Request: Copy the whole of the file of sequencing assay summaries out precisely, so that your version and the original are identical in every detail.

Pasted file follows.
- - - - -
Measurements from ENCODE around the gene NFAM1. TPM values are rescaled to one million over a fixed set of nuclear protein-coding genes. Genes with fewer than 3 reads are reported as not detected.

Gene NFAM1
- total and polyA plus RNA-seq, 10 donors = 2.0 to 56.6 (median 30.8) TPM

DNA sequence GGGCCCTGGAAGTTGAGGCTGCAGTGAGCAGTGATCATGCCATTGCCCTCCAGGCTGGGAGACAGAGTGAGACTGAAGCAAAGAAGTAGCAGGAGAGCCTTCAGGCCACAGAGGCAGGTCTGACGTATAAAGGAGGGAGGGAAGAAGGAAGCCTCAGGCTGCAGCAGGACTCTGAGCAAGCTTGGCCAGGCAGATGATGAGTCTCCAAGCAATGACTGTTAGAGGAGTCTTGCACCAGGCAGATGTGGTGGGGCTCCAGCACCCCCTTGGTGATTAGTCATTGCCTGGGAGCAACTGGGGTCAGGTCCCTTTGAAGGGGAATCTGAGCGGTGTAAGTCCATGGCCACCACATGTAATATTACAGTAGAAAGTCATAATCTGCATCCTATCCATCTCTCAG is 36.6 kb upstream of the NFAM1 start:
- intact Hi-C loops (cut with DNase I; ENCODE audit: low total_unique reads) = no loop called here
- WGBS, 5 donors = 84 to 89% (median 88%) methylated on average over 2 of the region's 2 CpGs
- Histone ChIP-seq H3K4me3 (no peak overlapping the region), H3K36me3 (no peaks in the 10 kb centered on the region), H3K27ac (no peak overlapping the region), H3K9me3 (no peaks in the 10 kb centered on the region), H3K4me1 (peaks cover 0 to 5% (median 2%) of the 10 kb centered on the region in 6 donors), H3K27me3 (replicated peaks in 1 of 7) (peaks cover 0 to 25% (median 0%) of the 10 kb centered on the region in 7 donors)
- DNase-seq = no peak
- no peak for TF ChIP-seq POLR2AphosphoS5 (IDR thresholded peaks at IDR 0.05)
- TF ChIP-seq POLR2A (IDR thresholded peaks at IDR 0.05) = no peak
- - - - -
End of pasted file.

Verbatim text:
Measurements from ENCODE around the gene NFAM1. TPM values are rescaled to one million over a fixed set of nuclear protein-coding genes. Genes with fewer than 3 reads are reported as not detected.

Gene NFAM1
- total and polyA plus RNA-seq, 10 donors = 2.0 to 56.6 (median 30.8) TPM

DNA sequence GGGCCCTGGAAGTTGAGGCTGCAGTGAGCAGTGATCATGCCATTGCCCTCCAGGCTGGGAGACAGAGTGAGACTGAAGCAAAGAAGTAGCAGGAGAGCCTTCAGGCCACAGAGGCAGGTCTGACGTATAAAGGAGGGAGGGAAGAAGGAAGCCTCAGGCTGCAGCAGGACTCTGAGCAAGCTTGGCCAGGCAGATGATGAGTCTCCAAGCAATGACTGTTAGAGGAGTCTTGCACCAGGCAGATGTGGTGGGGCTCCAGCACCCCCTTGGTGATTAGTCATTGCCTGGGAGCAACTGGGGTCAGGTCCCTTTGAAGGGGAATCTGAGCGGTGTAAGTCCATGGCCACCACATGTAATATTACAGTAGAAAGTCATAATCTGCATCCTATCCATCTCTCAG is 36.6 kb upstream of the NFAM1 start:
- intact Hi-C loops (cut with DNase I; ENCODE audit: low total_unique reads) = no loop called here
- WGBS, 5 donors = 84 to 89% (median 88%) methylated on average over 2 of the region's 2 CpGs
- Histone ChIP-seq H3K4me3 (no peak overlapping the region), H3K36me3 (no peaks in the 10 kb centered on the region), H3K27ac (no peak overlapping the region), H3K9me3 (no peaks in the 10 kb centered on the region), H3K4me1 (peaks cover 0 to 5% (median 2%) of the 10 kb centered on the region in 6 donors), H3K27me3 (replicated peaks in 1 of 7) (peaks cover 0 to 25% (median 0%) of the 10 kb centered on the region in 7 donors)
- DNase-seq = no peak
- no peak for TF ChIP-seq POLR2AphosphoS5 (IDR thresholded peaks at IDR 0.05)
- TF ChIP-seq POLR2A (IDR thresholded peaks at IDR 0.05) = no peak